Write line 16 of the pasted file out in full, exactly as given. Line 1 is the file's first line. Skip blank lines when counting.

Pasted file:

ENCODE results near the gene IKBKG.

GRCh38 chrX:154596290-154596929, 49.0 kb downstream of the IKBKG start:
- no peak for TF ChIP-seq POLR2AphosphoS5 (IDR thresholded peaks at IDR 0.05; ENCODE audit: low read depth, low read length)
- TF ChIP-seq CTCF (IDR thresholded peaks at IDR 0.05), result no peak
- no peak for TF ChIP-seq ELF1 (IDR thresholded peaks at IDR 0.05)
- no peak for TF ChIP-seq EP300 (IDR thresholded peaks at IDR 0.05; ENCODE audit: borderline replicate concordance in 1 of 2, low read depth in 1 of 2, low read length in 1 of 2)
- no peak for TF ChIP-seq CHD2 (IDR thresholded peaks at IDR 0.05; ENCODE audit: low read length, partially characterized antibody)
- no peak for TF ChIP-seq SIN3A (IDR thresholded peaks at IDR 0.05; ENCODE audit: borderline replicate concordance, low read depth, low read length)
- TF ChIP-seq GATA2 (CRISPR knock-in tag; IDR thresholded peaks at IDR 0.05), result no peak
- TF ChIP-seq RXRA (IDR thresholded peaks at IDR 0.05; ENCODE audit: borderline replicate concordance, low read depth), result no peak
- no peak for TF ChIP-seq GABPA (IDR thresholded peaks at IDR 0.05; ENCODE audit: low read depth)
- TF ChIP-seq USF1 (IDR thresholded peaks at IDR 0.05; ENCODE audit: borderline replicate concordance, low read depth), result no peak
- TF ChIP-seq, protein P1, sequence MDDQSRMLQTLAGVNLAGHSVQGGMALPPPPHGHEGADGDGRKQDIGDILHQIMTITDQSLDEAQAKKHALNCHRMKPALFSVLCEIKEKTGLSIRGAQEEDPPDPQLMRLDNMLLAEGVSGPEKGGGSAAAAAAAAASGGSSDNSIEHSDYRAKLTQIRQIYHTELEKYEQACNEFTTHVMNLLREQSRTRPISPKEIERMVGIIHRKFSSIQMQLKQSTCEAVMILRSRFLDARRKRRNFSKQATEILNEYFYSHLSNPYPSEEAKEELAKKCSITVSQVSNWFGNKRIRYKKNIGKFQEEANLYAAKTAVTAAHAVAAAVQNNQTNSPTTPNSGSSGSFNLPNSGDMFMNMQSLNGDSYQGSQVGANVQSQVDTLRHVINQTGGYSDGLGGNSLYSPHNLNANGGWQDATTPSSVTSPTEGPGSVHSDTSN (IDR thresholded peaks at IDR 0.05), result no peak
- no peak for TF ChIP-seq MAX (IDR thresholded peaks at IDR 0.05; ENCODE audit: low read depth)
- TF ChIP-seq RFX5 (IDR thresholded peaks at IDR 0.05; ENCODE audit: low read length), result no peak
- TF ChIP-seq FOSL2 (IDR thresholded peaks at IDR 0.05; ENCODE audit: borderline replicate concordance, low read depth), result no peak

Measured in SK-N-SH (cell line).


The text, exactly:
- TF ChIP-seq FOSL2 (IDR thresholded peaks at IDR 0.05; ENCODE audit: borderline replicate concordance, low read depth), result no peak